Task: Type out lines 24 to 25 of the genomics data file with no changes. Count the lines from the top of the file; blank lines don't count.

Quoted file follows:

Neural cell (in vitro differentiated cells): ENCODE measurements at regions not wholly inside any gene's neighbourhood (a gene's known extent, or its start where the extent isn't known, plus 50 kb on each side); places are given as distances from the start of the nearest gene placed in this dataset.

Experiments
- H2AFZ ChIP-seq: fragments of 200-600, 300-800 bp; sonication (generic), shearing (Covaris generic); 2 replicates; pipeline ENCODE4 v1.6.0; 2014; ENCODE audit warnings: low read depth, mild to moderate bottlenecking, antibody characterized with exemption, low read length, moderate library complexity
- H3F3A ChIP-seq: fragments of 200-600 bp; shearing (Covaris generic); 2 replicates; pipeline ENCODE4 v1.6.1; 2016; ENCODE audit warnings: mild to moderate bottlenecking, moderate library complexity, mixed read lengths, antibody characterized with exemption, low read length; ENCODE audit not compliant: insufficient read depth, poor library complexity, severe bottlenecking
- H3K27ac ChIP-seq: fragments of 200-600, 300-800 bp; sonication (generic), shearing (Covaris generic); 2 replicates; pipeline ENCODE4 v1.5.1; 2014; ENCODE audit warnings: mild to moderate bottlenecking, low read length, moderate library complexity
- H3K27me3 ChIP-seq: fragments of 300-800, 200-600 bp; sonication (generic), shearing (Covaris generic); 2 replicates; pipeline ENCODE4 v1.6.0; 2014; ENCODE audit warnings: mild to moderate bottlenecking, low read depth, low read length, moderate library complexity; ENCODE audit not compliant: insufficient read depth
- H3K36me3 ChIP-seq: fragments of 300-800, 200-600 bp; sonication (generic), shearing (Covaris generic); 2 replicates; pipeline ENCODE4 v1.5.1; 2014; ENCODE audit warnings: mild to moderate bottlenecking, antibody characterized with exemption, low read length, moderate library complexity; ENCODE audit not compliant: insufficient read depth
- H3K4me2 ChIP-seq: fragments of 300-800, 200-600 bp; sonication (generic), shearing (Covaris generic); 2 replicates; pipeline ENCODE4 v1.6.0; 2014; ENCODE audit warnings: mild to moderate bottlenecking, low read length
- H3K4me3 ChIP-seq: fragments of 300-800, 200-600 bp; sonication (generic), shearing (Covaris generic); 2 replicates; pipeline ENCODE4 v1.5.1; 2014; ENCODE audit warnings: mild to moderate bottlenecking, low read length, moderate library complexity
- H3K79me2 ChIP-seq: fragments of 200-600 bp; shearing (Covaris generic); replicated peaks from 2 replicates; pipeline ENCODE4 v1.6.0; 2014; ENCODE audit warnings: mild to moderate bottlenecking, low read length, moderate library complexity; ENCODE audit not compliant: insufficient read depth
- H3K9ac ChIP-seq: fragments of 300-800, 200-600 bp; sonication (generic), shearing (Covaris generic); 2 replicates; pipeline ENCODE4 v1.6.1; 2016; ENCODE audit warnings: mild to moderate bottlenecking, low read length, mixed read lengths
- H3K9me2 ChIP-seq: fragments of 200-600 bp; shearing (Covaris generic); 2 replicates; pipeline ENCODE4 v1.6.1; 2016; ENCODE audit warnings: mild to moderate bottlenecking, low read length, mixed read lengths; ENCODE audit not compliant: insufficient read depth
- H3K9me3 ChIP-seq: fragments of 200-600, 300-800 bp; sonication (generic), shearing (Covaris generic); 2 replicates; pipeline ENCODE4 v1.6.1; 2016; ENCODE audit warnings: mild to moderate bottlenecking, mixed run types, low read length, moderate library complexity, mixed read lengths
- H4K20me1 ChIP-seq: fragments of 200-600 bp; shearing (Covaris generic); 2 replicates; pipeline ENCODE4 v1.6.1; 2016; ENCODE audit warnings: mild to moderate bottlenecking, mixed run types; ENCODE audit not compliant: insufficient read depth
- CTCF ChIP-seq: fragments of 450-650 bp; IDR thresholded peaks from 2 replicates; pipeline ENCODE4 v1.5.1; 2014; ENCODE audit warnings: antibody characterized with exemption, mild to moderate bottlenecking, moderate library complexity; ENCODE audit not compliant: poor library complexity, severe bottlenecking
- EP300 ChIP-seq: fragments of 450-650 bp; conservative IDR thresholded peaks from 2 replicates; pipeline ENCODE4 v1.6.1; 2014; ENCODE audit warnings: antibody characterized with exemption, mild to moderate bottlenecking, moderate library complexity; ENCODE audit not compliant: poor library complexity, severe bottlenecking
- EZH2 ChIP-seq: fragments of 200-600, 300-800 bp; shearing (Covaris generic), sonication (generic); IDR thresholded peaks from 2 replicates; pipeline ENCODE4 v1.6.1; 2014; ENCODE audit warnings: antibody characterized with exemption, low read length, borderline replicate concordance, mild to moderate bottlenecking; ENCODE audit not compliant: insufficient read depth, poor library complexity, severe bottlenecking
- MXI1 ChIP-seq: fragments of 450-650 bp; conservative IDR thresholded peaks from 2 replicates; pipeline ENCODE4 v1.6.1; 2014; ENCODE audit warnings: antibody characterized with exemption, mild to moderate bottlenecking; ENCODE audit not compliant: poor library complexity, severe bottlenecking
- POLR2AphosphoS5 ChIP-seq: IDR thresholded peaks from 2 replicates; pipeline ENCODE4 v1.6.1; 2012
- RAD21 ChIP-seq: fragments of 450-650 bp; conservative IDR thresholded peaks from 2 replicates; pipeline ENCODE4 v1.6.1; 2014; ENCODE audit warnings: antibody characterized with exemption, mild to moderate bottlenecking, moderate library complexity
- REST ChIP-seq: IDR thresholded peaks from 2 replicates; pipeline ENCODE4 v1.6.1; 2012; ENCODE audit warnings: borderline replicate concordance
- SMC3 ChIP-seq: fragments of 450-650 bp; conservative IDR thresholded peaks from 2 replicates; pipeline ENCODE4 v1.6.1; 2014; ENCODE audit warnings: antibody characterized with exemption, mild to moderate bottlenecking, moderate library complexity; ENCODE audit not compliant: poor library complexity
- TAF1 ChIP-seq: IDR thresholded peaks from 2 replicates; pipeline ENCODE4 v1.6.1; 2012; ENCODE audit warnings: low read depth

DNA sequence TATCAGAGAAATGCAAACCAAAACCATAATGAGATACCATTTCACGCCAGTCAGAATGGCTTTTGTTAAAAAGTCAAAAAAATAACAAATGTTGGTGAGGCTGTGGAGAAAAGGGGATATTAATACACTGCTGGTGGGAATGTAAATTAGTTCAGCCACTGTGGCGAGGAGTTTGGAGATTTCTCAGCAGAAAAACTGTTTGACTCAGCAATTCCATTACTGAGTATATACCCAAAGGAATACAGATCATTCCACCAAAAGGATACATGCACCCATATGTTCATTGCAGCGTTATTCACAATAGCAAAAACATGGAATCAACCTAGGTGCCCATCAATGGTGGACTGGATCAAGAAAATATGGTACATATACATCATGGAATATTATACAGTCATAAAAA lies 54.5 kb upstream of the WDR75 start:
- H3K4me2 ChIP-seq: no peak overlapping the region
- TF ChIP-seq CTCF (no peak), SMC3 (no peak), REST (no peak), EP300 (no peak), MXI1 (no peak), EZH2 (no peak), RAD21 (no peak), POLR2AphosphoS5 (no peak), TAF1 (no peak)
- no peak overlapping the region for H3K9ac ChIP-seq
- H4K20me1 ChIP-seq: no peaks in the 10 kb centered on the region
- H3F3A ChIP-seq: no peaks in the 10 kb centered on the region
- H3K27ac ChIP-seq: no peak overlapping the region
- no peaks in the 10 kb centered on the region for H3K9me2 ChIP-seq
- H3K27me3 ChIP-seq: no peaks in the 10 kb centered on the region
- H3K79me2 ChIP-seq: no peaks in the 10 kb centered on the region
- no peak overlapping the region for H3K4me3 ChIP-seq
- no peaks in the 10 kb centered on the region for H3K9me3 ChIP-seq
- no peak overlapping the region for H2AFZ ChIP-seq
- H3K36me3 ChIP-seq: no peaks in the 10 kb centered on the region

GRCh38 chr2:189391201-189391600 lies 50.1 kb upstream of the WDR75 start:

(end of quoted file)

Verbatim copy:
DNA sequence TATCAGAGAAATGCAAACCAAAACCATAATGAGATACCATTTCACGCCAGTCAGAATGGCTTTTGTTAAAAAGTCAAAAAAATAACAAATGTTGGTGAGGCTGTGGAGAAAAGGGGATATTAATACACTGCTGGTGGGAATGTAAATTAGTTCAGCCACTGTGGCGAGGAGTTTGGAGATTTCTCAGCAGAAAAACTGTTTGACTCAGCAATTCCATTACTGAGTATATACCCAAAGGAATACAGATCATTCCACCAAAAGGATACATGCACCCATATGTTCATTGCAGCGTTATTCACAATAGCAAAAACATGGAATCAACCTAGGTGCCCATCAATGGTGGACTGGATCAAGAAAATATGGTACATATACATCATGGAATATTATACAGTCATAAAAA lies 54.5 kb upstream of the WDR75 start:
- H3K4me2 ChIP-seq: no peak overlapping the region